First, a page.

Analyzing Spatial-Temporal Patterns of Racial Disparities of Police Vehicle Stops in Cincinnati

Lin Liu, University of Cincinnati
John E. Eck, University of Cincinnati
Lisa Growette Bostaph, Boise State University

This paper aims to analyze the spatial-temporal patterns of police vehicle stops in Cincinnati, with a specific focus on the disparities of stops among different racial groups. Individual stops are aggregated to street segments, police reporting areas and neighborhoods for analysis. Three different base rates are used in the calculation of racial disparity index: the driging population, the geographically weighted driving population, and estimated drivers on individual street segments based on a traffic model. The temporal comparisons of the stops are made between day and night, rush hours and non-rush hours. Prelimiunary analysis indicates that racial disparities, including both over and under represntations of minorities, vary significantly over space. These disparities may be related to factors such as the need for police service, characteristics of the location, characteristics of the neighborhood, characteristics of the vehicle, in addition to the characteristics of the driver. A multivariate model is used to test the significance of these relations. Finally, the results and conclusions of these analyses are presented in this papaer.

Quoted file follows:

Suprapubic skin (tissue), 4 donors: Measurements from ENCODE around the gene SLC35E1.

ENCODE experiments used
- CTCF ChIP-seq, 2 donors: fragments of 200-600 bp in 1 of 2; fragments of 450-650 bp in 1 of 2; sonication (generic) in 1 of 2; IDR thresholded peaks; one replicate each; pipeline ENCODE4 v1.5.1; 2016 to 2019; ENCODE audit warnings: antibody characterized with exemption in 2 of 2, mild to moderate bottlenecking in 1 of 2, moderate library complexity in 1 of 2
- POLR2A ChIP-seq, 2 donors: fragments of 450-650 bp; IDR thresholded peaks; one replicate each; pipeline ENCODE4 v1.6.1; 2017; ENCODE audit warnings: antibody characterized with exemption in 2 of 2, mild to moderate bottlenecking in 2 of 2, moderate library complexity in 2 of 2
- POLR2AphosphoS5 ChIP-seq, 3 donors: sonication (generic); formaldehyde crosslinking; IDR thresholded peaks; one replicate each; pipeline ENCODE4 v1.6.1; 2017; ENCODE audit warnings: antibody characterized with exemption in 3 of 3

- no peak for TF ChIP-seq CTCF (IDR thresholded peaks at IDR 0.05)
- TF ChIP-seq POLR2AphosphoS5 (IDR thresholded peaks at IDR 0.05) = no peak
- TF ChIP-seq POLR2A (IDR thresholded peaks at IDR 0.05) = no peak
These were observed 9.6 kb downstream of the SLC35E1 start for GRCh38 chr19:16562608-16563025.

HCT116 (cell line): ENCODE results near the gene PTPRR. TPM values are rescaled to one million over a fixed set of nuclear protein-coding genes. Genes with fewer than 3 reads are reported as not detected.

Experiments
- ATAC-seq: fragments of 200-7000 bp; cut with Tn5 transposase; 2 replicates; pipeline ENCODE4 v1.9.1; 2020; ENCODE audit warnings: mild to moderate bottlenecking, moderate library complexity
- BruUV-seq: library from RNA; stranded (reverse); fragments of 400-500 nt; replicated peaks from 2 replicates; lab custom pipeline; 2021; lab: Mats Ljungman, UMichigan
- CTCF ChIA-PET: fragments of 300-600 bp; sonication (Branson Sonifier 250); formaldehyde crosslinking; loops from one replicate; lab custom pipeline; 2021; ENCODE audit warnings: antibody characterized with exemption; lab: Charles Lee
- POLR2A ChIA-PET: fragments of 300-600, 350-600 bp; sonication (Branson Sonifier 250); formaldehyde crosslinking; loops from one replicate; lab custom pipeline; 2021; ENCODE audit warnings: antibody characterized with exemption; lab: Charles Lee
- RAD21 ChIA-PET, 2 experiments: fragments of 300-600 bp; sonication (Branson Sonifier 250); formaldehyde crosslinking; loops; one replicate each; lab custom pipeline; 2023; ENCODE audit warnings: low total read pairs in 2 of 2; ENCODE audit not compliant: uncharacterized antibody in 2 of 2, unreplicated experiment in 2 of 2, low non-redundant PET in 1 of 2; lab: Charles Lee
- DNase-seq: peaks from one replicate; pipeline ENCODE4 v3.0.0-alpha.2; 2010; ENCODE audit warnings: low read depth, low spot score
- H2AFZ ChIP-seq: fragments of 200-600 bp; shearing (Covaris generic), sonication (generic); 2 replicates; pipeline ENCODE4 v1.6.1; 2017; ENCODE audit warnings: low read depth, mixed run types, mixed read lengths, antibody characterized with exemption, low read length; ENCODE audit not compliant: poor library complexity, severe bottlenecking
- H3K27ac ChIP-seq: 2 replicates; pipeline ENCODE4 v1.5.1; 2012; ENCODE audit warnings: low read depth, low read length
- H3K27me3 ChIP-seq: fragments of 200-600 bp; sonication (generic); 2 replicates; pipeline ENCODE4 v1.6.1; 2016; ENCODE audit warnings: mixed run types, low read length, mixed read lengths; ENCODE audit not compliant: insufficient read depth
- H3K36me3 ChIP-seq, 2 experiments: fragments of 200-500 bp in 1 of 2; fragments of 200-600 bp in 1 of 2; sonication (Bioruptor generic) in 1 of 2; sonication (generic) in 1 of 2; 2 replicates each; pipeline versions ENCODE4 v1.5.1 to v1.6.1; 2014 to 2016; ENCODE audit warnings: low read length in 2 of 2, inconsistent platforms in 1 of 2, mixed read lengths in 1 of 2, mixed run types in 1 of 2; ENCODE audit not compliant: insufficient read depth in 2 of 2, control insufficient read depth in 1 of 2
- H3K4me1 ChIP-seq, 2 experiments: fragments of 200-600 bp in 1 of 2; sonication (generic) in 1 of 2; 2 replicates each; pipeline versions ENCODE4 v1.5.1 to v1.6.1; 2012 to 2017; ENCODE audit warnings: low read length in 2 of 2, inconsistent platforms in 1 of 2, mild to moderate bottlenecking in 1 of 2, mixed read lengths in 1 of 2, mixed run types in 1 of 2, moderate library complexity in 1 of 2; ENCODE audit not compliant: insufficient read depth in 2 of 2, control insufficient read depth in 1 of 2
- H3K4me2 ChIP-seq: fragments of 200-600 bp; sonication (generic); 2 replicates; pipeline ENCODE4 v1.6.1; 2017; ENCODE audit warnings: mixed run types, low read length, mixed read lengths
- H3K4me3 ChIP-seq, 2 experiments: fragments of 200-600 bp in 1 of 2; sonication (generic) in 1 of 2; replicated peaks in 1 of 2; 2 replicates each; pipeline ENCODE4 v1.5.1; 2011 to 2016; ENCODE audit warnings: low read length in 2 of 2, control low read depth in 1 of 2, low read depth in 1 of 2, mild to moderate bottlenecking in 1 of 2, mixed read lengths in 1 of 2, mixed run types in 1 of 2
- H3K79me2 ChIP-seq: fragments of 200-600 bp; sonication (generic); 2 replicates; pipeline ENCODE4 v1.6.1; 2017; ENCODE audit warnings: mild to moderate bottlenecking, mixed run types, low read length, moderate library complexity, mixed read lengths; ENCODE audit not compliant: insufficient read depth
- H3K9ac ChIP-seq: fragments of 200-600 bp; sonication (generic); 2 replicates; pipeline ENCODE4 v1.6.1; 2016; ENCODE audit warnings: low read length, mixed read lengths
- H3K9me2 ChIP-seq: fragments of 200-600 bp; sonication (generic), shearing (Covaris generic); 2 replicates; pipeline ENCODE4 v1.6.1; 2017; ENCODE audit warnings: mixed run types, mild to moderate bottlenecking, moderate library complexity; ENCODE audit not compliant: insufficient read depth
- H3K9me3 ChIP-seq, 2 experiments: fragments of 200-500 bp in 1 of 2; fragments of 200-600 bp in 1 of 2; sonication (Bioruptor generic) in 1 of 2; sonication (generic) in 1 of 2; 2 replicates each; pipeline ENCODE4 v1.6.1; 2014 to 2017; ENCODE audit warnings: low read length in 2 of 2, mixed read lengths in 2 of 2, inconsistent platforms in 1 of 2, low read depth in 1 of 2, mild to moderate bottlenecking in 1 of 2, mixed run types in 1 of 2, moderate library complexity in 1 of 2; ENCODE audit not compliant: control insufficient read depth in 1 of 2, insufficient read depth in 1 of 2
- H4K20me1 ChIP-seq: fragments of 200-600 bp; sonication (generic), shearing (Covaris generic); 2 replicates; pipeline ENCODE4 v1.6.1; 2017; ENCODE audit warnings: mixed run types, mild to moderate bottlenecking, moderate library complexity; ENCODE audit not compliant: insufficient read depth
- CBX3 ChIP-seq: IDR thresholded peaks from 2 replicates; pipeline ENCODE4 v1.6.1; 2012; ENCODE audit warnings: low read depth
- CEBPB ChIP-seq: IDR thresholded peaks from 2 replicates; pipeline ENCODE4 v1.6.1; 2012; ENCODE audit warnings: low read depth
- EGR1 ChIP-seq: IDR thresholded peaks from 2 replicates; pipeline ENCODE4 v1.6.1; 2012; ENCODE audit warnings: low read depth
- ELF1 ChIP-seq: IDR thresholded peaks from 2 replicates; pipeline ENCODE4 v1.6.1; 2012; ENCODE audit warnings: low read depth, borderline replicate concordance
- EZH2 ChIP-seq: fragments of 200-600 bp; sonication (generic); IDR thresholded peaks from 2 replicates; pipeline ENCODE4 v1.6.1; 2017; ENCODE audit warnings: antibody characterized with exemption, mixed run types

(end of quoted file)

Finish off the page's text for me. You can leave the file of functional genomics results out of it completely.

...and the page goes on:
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Updated 05/20/2006